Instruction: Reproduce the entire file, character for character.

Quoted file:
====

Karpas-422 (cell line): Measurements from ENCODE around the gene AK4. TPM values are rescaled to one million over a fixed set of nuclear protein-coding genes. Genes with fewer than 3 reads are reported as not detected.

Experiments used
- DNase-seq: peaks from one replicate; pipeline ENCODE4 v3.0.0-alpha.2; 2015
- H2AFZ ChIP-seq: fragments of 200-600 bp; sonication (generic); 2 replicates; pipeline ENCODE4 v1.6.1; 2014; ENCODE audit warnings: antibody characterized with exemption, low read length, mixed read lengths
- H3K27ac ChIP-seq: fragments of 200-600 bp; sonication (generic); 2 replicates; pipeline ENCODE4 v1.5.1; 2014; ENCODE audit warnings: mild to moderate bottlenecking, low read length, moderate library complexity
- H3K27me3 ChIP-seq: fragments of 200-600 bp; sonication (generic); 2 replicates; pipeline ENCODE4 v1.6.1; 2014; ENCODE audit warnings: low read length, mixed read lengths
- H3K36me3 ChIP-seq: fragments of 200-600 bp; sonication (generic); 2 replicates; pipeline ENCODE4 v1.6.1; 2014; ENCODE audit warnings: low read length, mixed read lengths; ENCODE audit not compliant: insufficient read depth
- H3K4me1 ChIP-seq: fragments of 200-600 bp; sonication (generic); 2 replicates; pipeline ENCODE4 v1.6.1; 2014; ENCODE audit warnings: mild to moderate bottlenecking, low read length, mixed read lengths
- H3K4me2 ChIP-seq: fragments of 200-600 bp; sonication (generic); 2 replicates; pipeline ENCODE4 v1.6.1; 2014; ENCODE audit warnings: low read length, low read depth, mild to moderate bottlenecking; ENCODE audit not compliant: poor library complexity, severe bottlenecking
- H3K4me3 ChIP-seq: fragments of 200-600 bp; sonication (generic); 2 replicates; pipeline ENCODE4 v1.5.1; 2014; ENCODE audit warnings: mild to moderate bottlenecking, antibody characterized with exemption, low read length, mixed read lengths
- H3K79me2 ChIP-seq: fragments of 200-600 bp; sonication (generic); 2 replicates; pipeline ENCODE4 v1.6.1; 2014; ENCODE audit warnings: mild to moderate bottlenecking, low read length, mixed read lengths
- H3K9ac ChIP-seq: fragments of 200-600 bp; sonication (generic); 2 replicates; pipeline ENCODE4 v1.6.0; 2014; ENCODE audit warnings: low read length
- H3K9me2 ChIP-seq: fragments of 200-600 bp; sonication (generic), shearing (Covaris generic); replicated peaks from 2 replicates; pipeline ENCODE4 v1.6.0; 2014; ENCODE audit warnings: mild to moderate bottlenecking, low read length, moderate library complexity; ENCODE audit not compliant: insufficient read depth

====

Karpas-422 (cell line): Measurements from ENCODE around the gene AK4. TPM values are rescaled to one million over a fixed set of nuclear protein-coding genes. Genes with fewer than 3 reads are reported as not detected.

Experiments used
- DNase-seq: peaks from one replicate; pipeline ENCODE4 v3.0.0-alpha.2; 2015
- H2AFZ ChIP-seq: fragments of 200-600 bp; sonication (generic); 2 replicates; pipeline ENCODE4 v1.6.1; 2014; ENCODE audit warnings: antibody characterized with exemption, low read length, mixed read lengths
- H3K27ac ChIP-seq: fragments of 200-600 bp; sonication (generic); 2 replicates; pipeline ENCODE4 v1.5.1; 2014; ENCODE audit warnings: mild to moderate bottlenecking, low read length, moderate library complexity
- H3K27me3 ChIP-seq: fragments of 200-600 bp; sonication (generic); 2 replicates; pipeline ENCODE4 v1.6.1; 2014; ENCODE audit warnings: low read length, mixed read lengths
- H3K36me3 ChIP-seq: fragments of 200-600 bp; sonication (generic); 2 replicates; pipeline ENCODE4 v1.6.1; 2014; ENCODE audit warnings: low read length, mixed read lengths; ENCODE audit not compliant: insufficient read depth
- H3K4me1 ChIP-seq: fragments of 200-600 bp; sonication (generic); 2 replicates; pipeline ENCODE4 v1.6.1; 2014; ENCODE audit warnings: mild to moderate bottlenecking, low read length, mixed read lengths
- H3K4me2 ChIP-seq: fragments of 200-600 bp; sonication (generic); 2 replicates; pipeline ENCODE4 v1.6.1; 2014; ENCODE audit warnings: low read length, low read depth, mild to moderate bottlenecking; ENCODE audit not compliant: poor library complexity, severe bottlenecking
- H3K4me3 ChIP-seq: fragments of 200-600 bp; sonication (generic); 2 replicates; pipeline ENCODE4 v1.5.1; 2014; ENCODE audit warnings: mild to moderate bottlenecking, antibody characterized with exemption, low read length, mixed read lengths
- H3K79me2 ChIP-seq: fragments of 200-600 bp; sonication (generic); 2 replicates; pipeline ENCODE4 v1.6.1; 2014; ENCODE audit warnings: mild to moderate bottlenecking, low read length, mixed read lengths
- H3K9ac ChIP-seq: fragments of 200-600 bp; sonication (generic); 2 replicates; pipeline ENCODE4 v1.6.0; 2014; ENCODE audit warnings: low read length
- H3K9me2 ChIP-seq: fragments of 200-600 bp; sonication (generic), shearing (Covaris generic); replicated peaks from 2 replicates; pipeline ENCODE4 v1.6.0; 2014; ENCODE audit warnings: mild to moderate bottlenecking, low read length, moderate library complexity; ENCODE audit not compliant: insufficient read depth